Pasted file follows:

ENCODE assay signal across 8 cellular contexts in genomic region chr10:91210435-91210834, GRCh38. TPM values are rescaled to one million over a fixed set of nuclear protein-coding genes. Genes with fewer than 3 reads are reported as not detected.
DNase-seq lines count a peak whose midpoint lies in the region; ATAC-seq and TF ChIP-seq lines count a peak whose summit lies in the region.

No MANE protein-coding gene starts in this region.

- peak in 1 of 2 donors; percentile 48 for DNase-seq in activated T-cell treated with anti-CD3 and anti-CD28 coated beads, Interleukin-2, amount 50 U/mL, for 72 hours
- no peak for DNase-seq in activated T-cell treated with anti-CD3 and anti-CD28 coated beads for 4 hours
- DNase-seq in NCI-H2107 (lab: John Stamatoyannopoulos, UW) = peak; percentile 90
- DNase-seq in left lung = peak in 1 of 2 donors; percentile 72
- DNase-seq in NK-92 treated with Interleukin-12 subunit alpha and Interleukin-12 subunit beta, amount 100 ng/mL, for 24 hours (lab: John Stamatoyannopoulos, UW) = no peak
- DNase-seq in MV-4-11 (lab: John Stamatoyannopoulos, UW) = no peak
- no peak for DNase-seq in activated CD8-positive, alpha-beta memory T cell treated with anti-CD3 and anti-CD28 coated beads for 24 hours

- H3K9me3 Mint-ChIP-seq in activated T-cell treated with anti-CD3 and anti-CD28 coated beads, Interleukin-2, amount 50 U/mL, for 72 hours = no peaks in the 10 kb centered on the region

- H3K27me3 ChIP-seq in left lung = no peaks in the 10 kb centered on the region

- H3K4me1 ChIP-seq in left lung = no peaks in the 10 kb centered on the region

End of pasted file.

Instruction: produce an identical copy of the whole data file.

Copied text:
ENCODE assay signal across 8 cellular contexts in genomic region chr10:91210435-91210834, GRCh38. TPM values are rescaled to one million over a fixed set of nuclear protein-coding genes. Genes with fewer than 3 reads are reported as not detected.
DNase-seq lines count a peak whose midpoint lies in the region; ATAC-seq and TF ChIP-seq lines count a peak whose summit lies in the region.

No MANE protein-coding gene starts in this region.

- peak in 1 of 2 donors; percentile 48 for DNase-seq in activated T-cell treated with anti-CD3 and anti-CD28 coated beads, Interleukin-2, amount 50 U/mL, for 72 hours
- no peak for DNase-seq in activated T-cell treated with anti-CD3 and anti-CD28 coated beads for 4 hours
- DNase-seq in NCI-H2107 (lab: John Stamatoyannopoulos, UW) = peak; percentile 90
- DNase-seq in left lung = peak in 1 of 2 donors; percentile 72
- DNase-seq in NK-92 treated with Interleukin-12 subunit alpha and Interleukin-12 subunit beta, amount 100 ng/mL, for 24 hours (lab: John Stamatoyannopoulos, UW) = no peak
- DNase-seq in MV-4-11 (lab: John Stamatoyannopoulos, UW) = no peak
- no peak for DNase-seq in activated CD8-positive, alpha-beta memory T cell treated with anti-CD3 and anti-CD28 coated beads for 24 hours

- H3K9me3 Mint-ChIP-seq in activated T-cell treated with anti-CD3 and anti-CD28 coated beads, Interleukin-2, amount 50 U/mL, for 72 hours = no peaks in the 10 kb centered on the region

- H3K27me3 ChIP-seq in left lung = no peaks in the 10 kb centered on the region

- H3K4me1 ChIP-seq in left lung = no peaks in the 10 kb centered on the region